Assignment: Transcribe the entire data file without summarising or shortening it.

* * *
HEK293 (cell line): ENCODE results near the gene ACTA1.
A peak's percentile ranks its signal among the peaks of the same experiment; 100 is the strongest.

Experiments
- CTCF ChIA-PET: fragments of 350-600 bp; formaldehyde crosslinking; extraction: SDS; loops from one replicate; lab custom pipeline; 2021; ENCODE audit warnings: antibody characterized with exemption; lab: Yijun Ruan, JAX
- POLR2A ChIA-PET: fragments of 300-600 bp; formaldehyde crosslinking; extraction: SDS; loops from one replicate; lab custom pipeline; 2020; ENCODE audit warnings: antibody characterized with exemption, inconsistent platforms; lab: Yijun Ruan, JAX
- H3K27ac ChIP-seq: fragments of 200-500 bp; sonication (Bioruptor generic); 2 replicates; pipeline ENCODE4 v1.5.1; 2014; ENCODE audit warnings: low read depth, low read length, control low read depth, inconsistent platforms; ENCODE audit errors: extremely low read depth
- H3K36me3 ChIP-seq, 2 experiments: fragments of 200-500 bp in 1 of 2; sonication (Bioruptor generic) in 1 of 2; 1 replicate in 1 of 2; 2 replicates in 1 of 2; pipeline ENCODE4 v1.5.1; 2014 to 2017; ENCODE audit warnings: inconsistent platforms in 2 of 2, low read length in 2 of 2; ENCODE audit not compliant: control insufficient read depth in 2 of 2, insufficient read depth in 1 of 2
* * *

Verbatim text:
HEK293 (cell line): ENCODE results near the gene ACTA1.
A peak's percentile ranks its signal among the peaks of the same experiment; 100 is the strongest.

Experiments
- CTCF ChIA-PET: fragments of 350-600 bp; formaldehyde crosslinking; extraction: SDS; loops from one replicate; lab custom pipeline; 2021; ENCODE audit warnings: antibody characterized with exemption; lab: Yijun Ruan, JAX
- POLR2A ChIA-PET: fragments of 300-600 bp; formaldehyde crosslinking; extraction: SDS; loops from one replicate; lab custom pipeline; 2020; ENCODE audit warnings: antibody characterized with exemption, inconsistent platforms; lab: Yijun Ruan, JAX
- H3K27ac ChIP-seq: fragments of 200-500 bp; sonication (Bioruptor generic); 2 replicates; pipeline ENCODE4 v1.5.1; 2014; ENCODE audit warnings: low read depth, low read length, control low read depth, inconsistent platforms; ENCODE audit errors: extremely low read depth
- H3K36me3 ChIP-seq, 2 experiments: fragments of 200-500 bp in 1 of 2; sonication (Bioruptor generic) in 1 of 2; 1 replicate in 1 of 2; 2 replicates in 1 of 2; pipeline ENCODE4 v1.5.1; 2014 to 2017; ENCODE audit warnings: inconsistent platforms in 2 of 2, low read length in 2 of 2; ENCODE audit not compliant: control insufficient read depth in 2 of 2, insufficient read depth in 1 of 2